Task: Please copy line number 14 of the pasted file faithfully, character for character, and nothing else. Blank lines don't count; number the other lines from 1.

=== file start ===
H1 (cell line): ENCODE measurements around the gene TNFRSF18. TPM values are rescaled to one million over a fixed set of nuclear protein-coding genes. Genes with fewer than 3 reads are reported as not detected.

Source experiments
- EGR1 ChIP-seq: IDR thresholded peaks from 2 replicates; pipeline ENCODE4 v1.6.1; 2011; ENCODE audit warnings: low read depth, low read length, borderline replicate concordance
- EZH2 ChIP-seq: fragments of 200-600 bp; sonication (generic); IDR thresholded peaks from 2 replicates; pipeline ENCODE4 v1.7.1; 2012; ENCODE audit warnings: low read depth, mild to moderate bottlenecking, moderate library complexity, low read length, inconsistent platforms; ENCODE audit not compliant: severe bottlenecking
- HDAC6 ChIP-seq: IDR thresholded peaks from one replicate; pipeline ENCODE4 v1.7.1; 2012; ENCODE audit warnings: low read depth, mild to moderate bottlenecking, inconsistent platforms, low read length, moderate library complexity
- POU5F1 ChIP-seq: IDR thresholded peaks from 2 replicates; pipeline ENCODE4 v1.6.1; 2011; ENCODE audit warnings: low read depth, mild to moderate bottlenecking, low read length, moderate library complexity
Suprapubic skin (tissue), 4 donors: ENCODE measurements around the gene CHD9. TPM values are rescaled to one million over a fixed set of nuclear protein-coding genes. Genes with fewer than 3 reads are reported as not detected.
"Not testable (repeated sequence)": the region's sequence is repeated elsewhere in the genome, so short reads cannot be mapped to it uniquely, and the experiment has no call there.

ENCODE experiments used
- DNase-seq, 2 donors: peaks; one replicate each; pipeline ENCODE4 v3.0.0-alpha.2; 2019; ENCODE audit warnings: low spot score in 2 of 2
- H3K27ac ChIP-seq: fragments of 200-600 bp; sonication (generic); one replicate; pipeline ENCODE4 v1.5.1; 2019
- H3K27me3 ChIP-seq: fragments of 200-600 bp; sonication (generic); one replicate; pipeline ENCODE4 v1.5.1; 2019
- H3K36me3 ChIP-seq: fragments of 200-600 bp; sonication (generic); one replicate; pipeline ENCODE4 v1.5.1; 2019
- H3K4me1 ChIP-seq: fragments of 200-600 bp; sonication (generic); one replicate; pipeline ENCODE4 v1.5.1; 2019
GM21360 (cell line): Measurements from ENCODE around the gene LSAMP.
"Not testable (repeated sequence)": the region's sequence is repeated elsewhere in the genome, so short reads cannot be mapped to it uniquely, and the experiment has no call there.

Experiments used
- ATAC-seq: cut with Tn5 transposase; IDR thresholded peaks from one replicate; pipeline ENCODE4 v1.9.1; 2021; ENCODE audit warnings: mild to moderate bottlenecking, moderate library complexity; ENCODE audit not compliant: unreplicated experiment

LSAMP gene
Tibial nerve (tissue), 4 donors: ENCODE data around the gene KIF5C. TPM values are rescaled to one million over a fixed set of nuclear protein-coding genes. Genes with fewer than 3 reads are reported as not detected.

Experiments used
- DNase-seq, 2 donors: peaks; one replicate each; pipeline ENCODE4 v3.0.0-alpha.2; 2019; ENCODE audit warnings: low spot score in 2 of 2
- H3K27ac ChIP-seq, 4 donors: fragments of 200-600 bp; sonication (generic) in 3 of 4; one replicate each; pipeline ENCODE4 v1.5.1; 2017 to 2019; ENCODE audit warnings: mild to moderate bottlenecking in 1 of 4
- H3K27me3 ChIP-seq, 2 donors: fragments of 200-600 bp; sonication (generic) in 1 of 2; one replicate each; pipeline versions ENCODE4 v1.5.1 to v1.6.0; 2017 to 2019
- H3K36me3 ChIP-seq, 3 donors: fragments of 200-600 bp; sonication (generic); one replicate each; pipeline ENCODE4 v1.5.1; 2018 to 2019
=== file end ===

- H3K4me1 ChIP-seq: fragments of 200-600 bp; sonication (generic); one replicate; pipeline ENCODE4 v1.5.1; 2019